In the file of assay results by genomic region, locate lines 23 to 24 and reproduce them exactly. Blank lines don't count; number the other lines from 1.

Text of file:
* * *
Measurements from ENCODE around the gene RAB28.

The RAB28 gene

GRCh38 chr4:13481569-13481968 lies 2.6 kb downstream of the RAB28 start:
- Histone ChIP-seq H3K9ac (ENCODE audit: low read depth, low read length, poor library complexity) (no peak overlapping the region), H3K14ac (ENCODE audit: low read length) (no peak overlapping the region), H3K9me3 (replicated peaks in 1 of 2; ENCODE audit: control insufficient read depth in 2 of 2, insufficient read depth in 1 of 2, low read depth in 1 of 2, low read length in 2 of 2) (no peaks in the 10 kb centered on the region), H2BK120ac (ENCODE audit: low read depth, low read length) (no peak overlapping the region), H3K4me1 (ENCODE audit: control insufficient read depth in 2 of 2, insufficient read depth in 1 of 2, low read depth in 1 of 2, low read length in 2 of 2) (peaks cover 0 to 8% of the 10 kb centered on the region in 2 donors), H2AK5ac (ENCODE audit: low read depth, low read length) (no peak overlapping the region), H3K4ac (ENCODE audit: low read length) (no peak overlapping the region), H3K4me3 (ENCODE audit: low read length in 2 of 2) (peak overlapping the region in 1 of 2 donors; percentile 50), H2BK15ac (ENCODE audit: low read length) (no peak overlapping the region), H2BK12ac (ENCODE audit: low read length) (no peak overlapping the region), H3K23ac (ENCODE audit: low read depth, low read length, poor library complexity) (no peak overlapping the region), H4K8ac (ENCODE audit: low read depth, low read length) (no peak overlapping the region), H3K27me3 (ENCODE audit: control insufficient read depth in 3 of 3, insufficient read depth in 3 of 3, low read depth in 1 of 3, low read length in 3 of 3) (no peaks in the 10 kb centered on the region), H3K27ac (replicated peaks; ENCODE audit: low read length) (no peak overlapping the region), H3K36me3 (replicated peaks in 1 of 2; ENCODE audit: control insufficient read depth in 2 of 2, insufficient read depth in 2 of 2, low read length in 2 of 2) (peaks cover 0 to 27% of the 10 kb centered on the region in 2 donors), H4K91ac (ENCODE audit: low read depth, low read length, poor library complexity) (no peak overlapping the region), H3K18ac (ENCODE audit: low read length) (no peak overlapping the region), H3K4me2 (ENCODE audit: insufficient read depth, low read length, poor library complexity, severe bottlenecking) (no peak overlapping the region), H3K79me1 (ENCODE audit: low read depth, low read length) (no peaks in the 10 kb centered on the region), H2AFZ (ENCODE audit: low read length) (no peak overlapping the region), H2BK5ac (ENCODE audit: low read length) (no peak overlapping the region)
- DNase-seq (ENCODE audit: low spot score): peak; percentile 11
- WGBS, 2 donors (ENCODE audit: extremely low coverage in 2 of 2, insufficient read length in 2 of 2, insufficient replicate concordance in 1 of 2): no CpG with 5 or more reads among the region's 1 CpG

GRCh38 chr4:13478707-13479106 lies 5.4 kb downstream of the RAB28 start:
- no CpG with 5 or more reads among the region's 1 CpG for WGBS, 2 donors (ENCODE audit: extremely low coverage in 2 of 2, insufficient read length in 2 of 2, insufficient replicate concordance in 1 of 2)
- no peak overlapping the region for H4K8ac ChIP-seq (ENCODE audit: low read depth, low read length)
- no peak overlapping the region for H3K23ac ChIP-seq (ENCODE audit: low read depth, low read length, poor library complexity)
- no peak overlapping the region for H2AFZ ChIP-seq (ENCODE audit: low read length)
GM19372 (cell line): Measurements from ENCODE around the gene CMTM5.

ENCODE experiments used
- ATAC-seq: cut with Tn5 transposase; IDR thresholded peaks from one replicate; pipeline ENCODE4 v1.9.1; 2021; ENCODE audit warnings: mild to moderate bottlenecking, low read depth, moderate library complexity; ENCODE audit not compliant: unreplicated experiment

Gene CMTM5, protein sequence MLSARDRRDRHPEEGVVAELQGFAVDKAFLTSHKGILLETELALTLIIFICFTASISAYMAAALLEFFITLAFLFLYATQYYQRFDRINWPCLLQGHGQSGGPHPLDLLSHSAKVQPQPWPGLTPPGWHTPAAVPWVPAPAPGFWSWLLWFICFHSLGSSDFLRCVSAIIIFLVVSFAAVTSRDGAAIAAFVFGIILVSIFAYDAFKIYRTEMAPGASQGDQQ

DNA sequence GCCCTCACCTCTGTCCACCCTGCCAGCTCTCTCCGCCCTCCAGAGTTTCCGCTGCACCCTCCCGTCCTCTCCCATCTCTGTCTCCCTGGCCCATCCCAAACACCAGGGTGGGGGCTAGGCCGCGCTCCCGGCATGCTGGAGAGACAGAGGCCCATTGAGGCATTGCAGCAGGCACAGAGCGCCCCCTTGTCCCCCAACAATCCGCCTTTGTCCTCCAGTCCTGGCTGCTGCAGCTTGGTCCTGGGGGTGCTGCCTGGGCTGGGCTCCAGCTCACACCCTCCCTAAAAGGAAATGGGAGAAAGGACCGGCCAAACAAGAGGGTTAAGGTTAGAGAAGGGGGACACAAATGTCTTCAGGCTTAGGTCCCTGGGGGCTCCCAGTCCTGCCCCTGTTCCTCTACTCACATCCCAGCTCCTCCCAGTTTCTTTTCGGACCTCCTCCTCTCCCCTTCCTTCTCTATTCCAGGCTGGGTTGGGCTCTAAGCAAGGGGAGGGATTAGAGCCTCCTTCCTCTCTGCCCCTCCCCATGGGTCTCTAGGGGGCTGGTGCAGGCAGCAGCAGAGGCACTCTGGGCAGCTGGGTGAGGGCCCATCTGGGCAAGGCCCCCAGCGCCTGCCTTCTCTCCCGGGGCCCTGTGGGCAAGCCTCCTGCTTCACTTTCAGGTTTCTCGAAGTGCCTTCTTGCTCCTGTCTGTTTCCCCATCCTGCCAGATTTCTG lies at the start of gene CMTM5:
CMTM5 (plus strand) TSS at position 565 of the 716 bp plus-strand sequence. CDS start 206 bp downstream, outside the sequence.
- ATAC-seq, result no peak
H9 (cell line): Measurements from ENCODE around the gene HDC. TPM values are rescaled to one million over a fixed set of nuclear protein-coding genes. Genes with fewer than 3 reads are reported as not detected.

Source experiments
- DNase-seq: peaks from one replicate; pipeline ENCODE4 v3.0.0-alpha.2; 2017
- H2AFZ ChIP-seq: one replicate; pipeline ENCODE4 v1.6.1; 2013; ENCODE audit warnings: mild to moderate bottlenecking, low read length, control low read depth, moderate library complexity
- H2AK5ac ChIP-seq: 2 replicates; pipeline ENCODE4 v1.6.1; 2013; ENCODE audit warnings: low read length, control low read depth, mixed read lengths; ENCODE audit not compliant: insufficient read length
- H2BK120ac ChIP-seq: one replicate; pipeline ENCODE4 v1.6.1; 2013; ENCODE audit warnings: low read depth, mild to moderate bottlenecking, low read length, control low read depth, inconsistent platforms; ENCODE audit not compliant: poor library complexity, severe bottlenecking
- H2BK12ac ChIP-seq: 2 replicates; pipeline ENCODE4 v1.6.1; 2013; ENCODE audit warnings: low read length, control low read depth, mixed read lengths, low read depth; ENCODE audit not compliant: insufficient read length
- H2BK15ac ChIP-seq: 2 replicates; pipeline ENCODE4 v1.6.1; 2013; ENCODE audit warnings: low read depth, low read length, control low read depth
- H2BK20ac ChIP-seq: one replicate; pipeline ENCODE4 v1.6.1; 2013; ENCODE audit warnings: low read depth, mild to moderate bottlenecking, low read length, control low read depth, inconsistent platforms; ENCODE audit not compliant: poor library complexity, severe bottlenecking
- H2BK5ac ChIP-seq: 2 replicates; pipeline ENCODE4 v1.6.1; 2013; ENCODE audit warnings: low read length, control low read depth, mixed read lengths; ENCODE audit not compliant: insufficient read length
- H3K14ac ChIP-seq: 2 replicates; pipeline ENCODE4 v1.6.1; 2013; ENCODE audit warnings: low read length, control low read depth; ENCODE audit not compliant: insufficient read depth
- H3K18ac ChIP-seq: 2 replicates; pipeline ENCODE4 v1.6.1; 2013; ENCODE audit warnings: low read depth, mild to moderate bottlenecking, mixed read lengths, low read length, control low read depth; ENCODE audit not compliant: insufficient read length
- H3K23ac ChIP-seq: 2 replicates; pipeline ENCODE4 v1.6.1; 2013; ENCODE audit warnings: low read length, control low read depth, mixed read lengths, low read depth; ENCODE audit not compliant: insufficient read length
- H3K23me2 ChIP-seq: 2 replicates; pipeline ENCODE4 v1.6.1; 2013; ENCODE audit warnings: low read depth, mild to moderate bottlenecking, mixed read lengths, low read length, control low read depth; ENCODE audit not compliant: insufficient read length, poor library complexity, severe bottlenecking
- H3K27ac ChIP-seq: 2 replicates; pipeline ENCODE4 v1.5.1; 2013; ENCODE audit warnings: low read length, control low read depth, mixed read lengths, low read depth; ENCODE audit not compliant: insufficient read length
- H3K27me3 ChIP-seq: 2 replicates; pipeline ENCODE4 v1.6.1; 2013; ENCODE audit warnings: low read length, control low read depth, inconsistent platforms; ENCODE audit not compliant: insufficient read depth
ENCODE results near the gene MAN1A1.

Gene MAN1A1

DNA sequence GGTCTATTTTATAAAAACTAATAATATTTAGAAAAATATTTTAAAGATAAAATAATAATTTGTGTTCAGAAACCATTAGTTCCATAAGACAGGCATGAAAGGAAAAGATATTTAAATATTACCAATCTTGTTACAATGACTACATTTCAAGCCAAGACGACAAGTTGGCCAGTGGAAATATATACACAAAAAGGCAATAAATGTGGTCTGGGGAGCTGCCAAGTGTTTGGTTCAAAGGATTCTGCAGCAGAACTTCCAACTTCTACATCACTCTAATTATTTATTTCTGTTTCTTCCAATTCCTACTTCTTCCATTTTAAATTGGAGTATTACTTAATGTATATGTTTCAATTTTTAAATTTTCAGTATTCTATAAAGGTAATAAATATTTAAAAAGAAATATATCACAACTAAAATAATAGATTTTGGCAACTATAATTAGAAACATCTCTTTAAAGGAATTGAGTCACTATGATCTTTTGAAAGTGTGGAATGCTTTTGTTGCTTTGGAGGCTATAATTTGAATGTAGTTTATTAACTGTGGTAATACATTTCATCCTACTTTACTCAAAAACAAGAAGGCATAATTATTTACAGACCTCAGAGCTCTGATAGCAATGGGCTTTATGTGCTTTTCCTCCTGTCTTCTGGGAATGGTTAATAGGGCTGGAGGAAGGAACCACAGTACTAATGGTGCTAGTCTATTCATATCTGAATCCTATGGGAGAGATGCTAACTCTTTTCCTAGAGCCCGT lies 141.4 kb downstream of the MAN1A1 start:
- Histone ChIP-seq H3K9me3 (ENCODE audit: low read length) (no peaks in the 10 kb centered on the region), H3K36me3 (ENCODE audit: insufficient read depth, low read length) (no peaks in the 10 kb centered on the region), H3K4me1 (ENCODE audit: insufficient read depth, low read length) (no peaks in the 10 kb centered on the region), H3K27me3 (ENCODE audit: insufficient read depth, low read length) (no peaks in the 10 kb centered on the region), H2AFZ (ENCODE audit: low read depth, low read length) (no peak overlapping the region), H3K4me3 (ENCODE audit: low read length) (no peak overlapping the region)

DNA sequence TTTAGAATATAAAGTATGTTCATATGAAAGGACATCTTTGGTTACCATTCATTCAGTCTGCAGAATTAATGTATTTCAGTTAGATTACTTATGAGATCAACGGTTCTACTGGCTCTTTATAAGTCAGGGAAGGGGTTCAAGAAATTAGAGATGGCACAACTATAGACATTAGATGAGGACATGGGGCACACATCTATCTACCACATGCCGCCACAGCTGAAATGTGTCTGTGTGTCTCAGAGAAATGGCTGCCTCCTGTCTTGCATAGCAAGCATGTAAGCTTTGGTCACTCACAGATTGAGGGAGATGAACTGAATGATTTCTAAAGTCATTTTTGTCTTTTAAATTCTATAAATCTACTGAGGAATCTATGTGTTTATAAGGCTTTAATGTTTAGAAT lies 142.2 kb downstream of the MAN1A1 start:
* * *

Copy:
- H2AK5ac ChIP-seq: 2 replicates; pipeline ENCODE4 v1.6.1; 2013; ENCODE audit warnings: low read length, control low read depth, mixed read lengths; ENCODE audit not compliant: insufficient read length
- H2BK120ac ChIP-seq: one replicate; pipeline ENCODE4 v1.6.1; 2013; ENCODE audit warnings: low read depth, mild to moderate bottlenecking, low read length, control low read depth, inconsistent platforms; ENCODE audit not compliant: poor library complexity, severe bottlenecking